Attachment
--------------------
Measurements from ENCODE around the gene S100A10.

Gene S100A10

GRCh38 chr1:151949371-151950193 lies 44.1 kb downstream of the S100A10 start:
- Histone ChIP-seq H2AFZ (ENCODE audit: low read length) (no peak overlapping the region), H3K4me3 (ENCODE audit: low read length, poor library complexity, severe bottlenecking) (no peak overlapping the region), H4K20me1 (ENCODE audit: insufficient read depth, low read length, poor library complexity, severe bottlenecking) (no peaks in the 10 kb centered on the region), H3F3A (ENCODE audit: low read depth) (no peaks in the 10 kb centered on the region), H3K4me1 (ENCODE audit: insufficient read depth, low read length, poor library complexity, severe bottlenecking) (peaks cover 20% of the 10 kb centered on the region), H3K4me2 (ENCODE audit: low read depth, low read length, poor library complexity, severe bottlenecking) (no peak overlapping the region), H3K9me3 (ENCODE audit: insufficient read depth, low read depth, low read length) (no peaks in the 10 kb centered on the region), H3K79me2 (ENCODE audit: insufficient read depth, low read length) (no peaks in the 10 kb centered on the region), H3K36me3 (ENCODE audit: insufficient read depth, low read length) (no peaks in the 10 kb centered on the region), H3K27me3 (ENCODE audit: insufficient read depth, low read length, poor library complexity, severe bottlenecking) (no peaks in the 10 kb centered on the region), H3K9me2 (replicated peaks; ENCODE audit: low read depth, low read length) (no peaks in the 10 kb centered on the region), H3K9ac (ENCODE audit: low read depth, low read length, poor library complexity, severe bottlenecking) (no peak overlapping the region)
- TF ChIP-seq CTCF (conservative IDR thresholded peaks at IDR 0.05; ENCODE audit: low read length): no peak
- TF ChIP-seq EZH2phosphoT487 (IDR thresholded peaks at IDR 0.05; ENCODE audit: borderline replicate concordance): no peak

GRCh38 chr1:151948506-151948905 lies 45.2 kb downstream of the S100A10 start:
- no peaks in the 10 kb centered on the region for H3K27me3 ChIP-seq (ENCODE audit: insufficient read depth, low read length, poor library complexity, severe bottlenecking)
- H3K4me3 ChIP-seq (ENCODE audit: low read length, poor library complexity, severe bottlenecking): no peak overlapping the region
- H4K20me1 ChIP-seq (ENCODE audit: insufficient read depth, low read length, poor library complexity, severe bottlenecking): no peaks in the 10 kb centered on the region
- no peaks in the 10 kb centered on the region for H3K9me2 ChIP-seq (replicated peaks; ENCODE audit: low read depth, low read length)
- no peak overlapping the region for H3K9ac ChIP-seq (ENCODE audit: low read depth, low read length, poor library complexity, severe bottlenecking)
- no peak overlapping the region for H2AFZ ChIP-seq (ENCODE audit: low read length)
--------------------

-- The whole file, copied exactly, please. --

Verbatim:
Measurements from ENCODE around the gene S100A10.

Gene S100A10

GRCh38 chr1:151949371-151950193 lies 44.1 kb downstream of the S100A10 start:
- Histone ChIP-seq H2AFZ (ENCODE audit: low read length) (no peak overlapping the region), H3K4me3 (ENCODE audit: low read length, poor library complexity, severe bottlenecking) (no peak overlapping the region), H4K20me1 (ENCODE audit: insufficient read depth, low read length, poor library complexity, severe bottlenecking) (no peaks in the 10 kb centered on the region), H3F3A (ENCODE audit: low read depth) (no peaks in the 10 kb centered on the region), H3K4me1 (ENCODE audit: insufficient read depth, low read length, poor library complexity, severe bottlenecking) (peaks cover 20% of the 10 kb centered on the region), H3K4me2 (ENCODE audit: low read depth, low read length, poor library complexity, severe bottlenecking) (no peak overlapping the region), H3K9me3 (ENCODE audit: insufficient read depth, low read depth, low read length) (no peaks in the 10 kb centered on the region), H3K79me2 (ENCODE audit: insufficient read depth, low read length) (no peaks in the 10 kb centered on the region), H3K36me3 (ENCODE audit: insufficient read depth, low read length) (no peaks in the 10 kb centered on the region), H3K27me3 (ENCODE audit: insufficient read depth, low read length, poor library complexity, severe bottlenecking) (no peaks in the 10 kb centered on the region), H3K9me2 (replicated peaks; ENCODE audit: low read depth, low read length) (no peaks in the 10 kb centered on the region), H3K9ac (ENCODE audit: low read depth, low read length, poor library complexity, severe bottlenecking) (no peak overlapping the region)
- TF ChIP-seq CTCF (conservative IDR thresholded peaks at IDR 0.05; ENCODE audit: low read length): no peak
- TF ChIP-seq EZH2phosphoT487 (IDR thresholded peaks at IDR 0.05; ENCODE audit: borderline replicate concordance): no peak

GRCh38 chr1:151948506-151948905 lies 45.2 kb downstream of the S100A10 start:
- no peaks in the 10 kb centered on the region for H3K27me3 ChIP-seq (ENCODE audit: insufficient read depth, low read length, poor library complexity, severe bottlenecking)
- H3K4me3 ChIP-seq (ENCODE audit: low read length, poor library complexity, severe bottlenecking): no peak overlapping the region
- H4K20me1 ChIP-seq (ENCODE audit: insufficient read depth, low read length, poor library complexity, severe bottlenecking): no peaks in the 10 kb centered on the region
- no peaks in the 10 kb centered on the region for H3K9me2 ChIP-seq (replicated peaks; ENCODE audit: low read depth, low read length)
- no peak overlapping the region for H3K9ac ChIP-seq (ENCODE audit: low read depth, low read length, poor library complexity, severe bottlenecking)
- no peak overlapping the region for H2AFZ ChIP-seq (ENCODE audit: low read length)